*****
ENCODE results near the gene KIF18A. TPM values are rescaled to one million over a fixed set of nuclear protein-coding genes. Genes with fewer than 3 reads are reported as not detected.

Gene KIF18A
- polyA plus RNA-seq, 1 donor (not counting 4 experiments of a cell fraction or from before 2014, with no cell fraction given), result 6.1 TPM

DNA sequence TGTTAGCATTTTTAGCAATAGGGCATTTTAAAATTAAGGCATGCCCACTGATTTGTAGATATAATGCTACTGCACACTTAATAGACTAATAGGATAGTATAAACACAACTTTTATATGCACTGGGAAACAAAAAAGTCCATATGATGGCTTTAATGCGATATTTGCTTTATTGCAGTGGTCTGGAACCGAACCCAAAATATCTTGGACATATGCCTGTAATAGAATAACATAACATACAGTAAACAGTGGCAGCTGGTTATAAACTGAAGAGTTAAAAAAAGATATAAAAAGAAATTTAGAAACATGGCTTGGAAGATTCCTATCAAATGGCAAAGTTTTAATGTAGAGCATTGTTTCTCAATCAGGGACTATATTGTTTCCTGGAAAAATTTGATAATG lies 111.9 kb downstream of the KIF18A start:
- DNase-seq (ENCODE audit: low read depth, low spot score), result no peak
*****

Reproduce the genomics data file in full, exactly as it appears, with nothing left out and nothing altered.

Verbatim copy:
ENCODE results near the gene KIF18A. TPM values are rescaled to one million over a fixed set of nuclear protein-coding genes. Genes with fewer than 3 reads are reported as not detected.

Gene KIF18A
- polyA plus RNA-seq, 1 donor (not counting 4 experiments of a cell fraction or from before 2014, with no cell fraction given), result 6.1 TPM

DNA sequence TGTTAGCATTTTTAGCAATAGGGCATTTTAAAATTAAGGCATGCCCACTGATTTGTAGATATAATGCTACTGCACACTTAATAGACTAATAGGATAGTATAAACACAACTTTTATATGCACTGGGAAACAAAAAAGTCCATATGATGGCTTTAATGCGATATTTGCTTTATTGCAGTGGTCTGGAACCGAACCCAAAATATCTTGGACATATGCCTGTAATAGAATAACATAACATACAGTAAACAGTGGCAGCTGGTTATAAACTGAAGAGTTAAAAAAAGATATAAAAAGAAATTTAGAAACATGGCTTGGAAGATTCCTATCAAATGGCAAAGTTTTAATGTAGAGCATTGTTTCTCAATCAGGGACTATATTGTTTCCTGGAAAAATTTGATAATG lies 111.9 kb downstream of the KIF18A start:
- DNase-seq (ENCODE audit: low read depth, low spot score), result no peak